Young African Leaders Initiative (YALI) graduate Paskaline Ngunaihe is empowering and developing young women and the girl-child through her non-profit organisation, Her Liberty Namibia (HLN), which is also led by young women.
Ngunaihe says HLN envisions a united women’s movement, wherein young women and girls are self-reliant and are fully aware of their ability to influence their societies.
“Our mission is to equip young women and girls with the tools that enable them to harness their livelihood whilst providing them with continuous platforms for self-sustainability,” she says.
HLN raises awareness on issues affecting young women and the girl-child; educates via skills and knowledge expansion on entrepreneurship; organises young women and girls’ social support groups; advocates for gender equality and protection of women’s rights; strengthens networks among stakeholders and members on issues faced locally and regionally; and develops and maintains partnerships.
Ngunaihe says they aim to empower and develop young women and the girl-child through personal and leadership development, social and economic empowerment, self-esteem and confidence building, sexual reproductive health, including HIV and ADIS projects.
“We are creating an enabling environment in which young women and girls can act as catalysts for change in Namibia’s society and various communities,” she affirms.
Ngunaihe adds that she has always volunteered in community work, not knowing that one day it will be a ticket to meet the first family of the United States of America (USA) and to effect change in her own community.
“I applied for the Mandela Washington Fellowship programme, because of the impactful work that I was doing and because it was a once in a lifetime opportunity to learn from the best universities in the world and to come back and implement it through projects and partnerships in the whole of Africa, United States and in Namibia.
“I was the only Namibian out of the nine who went to the States who did the civic leadership track of the Mandela Washington Fellowship for Young African Leaders training at Rutgers University in New Jersey, United States in 2014,” she says.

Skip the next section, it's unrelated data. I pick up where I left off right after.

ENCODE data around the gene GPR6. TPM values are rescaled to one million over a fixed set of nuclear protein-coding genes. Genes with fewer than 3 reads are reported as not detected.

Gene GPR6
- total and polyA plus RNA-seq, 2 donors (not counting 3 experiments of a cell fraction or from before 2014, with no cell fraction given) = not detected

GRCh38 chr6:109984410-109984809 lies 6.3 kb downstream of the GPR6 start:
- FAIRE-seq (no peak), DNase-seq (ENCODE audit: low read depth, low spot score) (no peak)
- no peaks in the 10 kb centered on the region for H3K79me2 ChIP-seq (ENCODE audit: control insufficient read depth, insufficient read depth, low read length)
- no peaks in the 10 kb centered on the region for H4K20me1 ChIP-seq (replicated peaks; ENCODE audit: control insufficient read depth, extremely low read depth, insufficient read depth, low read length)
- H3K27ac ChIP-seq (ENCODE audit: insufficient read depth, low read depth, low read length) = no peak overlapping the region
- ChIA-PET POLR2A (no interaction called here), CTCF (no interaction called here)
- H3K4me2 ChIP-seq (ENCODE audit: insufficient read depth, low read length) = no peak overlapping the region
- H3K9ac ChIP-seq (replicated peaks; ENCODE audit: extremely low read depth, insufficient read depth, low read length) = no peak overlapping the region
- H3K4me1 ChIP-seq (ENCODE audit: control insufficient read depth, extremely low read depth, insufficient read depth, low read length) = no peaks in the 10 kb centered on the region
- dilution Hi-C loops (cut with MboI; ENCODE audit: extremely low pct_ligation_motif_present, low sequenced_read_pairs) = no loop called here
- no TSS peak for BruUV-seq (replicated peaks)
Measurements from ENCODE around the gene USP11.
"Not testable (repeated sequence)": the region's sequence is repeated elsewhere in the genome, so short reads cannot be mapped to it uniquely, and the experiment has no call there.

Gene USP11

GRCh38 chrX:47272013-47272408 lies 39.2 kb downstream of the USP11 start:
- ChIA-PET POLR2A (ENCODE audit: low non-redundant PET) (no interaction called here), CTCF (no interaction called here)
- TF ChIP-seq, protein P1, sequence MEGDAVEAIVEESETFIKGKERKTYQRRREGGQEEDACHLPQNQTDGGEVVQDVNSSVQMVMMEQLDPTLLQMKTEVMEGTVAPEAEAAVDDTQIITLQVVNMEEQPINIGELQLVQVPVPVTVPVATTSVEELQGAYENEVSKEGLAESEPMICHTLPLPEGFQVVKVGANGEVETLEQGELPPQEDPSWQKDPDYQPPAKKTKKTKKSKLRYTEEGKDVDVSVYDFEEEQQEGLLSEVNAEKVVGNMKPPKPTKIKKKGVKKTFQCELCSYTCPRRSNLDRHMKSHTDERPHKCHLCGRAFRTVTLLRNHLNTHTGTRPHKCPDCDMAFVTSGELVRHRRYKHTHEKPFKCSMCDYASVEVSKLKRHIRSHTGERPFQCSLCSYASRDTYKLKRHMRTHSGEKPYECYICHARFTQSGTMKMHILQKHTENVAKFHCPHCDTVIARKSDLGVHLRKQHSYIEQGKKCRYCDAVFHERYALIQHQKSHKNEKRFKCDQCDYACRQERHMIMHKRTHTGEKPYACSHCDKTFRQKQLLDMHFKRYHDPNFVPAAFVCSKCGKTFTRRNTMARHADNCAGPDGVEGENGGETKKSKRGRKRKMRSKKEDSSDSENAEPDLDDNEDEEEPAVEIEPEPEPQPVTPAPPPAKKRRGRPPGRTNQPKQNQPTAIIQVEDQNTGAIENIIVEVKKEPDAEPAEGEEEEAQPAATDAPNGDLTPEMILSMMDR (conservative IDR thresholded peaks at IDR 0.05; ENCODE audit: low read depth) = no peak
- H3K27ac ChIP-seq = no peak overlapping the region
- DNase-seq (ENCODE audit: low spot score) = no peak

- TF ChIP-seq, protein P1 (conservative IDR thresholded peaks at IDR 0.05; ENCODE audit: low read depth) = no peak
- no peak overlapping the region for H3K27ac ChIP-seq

The fellowship is the flagship programme of US President Barack Obama’s YALI, which is meant to empower young leaders during six weeks of leadership training in the USA. Ngunaihe’s HLN was established in November 2012, stimulated by young women and girls who pride themselves in seeking change within their social and economic environment.
Meanwhile applications for the 2017 intake into the YALI programme are now open and online applications are available on the YALI website for submission before or on October 26. The Namibia United States Alumni Association (Nusaa) recently held an outreach day in Keetmanshoop to promote the 2017 Mandela Washington Fellowship and to assist with applications into the programme.
Twenty Namibians took part in the 2016 programme and 30 are expected to qualify for 2017, Nusaa member, Ngamane Karuaihe-Upi told Nampa. The programme is open to young professionals between 25 and 35 years of age, while provision is made for the acceptance of exceptional candidates younger than 25.
Ngunaihe, who went to New Jersey, USA in 2014, told the applicants that it would be great to have a participant who is originally from the south of Namibia in next year’s programme, since no-one from the South has ever been on the programme.